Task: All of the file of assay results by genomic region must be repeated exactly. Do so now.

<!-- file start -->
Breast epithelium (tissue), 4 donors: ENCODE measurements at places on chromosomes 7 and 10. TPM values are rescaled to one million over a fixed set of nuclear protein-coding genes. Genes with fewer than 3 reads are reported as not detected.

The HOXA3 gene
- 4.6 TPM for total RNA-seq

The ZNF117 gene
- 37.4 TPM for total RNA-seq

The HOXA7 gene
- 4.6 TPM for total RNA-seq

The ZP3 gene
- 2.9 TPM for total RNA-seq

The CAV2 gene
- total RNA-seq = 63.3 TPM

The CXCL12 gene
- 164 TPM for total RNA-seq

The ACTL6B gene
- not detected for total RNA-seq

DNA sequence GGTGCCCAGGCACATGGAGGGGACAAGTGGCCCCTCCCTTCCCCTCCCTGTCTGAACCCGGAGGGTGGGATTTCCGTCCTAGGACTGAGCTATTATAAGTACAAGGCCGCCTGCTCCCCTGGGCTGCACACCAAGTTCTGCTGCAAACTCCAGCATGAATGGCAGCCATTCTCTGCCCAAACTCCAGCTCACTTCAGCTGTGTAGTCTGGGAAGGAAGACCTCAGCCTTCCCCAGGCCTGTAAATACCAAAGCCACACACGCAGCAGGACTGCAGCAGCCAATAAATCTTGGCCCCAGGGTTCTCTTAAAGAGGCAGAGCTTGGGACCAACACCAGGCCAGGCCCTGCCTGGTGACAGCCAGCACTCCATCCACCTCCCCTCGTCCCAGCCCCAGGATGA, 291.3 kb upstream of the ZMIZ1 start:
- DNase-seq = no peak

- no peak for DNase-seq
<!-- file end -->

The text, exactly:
Breast epithelium (tissue), 4 donors: ENCODE measurements at places on chromosomes 7 and 10. TPM values are rescaled to one million over a fixed set of nuclear protein-coding genes. Genes with fewer than 3 reads are reported as not detected.

The HOXA3 gene
- 4.6 TPM for total RNA-seq

The ZNF117 gene
- 37.4 TPM for total RNA-seq

The HOXA7 gene
- 4.6 TPM for total RNA-seq

The ZP3 gene
- 2.9 TPM for total RNA-seq

The CAV2 gene
- total RNA-seq = 63.3 TPM

The CXCL12 gene
- 164 TPM for total RNA-seq

The ACTL6B gene
- not detected for total RNA-seq

DNA sequence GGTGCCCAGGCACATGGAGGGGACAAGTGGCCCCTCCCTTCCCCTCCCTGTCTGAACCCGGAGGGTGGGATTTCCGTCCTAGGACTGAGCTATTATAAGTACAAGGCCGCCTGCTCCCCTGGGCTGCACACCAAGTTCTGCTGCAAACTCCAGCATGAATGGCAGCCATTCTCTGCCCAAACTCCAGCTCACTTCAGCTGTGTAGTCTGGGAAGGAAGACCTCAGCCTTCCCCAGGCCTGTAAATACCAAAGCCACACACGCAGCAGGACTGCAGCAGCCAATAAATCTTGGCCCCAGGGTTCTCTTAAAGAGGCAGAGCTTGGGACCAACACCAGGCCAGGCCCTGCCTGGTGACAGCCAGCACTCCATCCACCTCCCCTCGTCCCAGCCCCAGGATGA, 291.3 kb upstream of the ZMIZ1 start:
- DNase-seq = no peak

- no peak for DNase-seq